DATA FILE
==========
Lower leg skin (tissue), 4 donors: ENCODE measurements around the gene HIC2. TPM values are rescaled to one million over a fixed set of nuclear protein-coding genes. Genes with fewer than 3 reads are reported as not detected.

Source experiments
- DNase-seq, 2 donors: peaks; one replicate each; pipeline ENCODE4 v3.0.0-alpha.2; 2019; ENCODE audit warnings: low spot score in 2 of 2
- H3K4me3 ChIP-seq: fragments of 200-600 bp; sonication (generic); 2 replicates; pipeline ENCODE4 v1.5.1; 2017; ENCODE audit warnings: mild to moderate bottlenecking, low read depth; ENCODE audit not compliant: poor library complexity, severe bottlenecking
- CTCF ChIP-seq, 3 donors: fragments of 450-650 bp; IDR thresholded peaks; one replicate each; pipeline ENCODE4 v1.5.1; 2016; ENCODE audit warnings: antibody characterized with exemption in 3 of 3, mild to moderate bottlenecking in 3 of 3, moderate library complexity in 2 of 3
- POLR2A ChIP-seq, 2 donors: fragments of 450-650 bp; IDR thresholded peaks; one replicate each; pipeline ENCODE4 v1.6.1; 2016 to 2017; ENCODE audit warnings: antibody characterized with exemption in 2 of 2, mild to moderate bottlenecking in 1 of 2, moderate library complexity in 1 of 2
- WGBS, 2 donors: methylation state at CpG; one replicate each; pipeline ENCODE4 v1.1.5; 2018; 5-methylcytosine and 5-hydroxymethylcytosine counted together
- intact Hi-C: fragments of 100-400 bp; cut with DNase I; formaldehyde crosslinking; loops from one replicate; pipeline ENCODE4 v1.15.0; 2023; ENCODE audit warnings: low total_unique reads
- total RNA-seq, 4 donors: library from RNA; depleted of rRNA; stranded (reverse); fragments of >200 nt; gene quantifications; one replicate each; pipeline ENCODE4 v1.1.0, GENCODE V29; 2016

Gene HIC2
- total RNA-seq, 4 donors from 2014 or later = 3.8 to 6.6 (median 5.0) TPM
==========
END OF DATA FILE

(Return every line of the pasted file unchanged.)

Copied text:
Lower leg skin (tissue), 4 donors: ENCODE measurements around the gene HIC2. TPM values are rescaled to one million over a fixed set of nuclear protein-coding genes. Genes with fewer than 3 reads are reported as not detected.

Source experiments
- DNase-seq, 2 donors: peaks; one replicate each; pipeline ENCODE4 v3.0.0-alpha.2; 2019; ENCODE audit warnings: low spot score in 2 of 2
- H3K4me3 ChIP-seq: fragments of 200-600 bp; sonication (generic); 2 replicates; pipeline ENCODE4 v1.5.1; 2017; ENCODE audit warnings: mild to moderate bottlenecking, low read depth; ENCODE audit not compliant: poor library complexity, severe bottlenecking
- CTCF ChIP-seq, 3 donors: fragments of 450-650 bp; IDR thresholded peaks; one replicate each; pipeline ENCODE4 v1.5.1; 2016; ENCODE audit warnings: antibody characterized with exemption in 3 of 3, mild to moderate bottlenecking in 3 of 3, moderate library complexity in 2 of 3
- POLR2A ChIP-seq, 2 donors: fragments of 450-650 bp; IDR thresholded peaks; one replicate each; pipeline ENCODE4 v1.6.1; 2016 to 2017; ENCODE audit warnings: antibody characterized with exemption in 2 of 2, mild to moderate bottlenecking in 1 of 2, moderate library complexity in 1 of 2
- WGBS, 2 donors: methylation state at CpG; one replicate each; pipeline ENCODE4 v1.1.5; 2018; 5-methylcytosine and 5-hydroxymethylcytosine counted together
- intact Hi-C: fragments of 100-400 bp; cut with DNase I; formaldehyde crosslinking; loops from one replicate; pipeline ENCODE4 v1.15.0; 2023; ENCODE audit warnings: low total_unique reads
- total RNA-seq, 4 donors: library from RNA; depleted of rRNA; stranded (reverse); fragments of >200 nt; gene quantifications; one replicate each; pipeline ENCODE4 v1.1.0, GENCODE V29; 2016

Gene HIC2
- total RNA-seq, 4 donors from 2014 or later = 3.8 to 6.6 (median 5.0) TPM